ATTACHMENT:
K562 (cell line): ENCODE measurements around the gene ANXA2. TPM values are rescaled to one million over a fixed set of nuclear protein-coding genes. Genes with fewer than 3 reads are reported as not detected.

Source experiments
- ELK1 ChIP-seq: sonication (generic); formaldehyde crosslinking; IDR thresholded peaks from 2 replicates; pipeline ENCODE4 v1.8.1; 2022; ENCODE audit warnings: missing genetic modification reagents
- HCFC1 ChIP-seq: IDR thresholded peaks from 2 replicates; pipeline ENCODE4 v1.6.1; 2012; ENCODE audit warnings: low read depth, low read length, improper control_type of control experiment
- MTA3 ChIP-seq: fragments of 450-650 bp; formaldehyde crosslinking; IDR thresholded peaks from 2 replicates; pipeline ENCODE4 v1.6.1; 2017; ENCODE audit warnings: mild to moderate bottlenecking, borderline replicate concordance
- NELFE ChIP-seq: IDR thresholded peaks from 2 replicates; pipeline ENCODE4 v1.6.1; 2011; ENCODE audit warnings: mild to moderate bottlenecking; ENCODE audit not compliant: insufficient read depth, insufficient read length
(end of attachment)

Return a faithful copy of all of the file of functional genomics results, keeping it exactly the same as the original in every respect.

K562 (cell line): ENCODE measurements around the gene ANXA2. TPM values are rescaled to one million over a fixed set of nuclear protein-coding genes. Genes with fewer than 3 reads are reported as not detected.

Source experiments
- ELK1 ChIP-seq: sonication (generic); formaldehyde crosslinking; IDR thresholded peaks from 2 replicates; pipeline ENCODE4 v1.8.1; 2022; ENCODE audit warnings: missing genetic modification reagents
- HCFC1 ChIP-seq: IDR thresholded peaks from 2 replicates; pipeline ENCODE4 v1.6.1; 2012; ENCODE audit warnings: low read depth, low read length, improper control_type of control experiment
- MTA3 ChIP-seq: fragments of 450-650 bp; formaldehyde crosslinking; IDR thresholded peaks from 2 replicates; pipeline ENCODE4 v1.6.1; 2017; ENCODE audit warnings: mild to moderate bottlenecking, borderline replicate concordance
- NELFE ChIP-seq: IDR thresholded peaks from 2 replicates; pipeline ENCODE4 v1.6.1; 2011; ENCODE audit warnings: mild to moderate bottlenecking; ENCODE audit not compliant: insufficient read depth, insufficient read length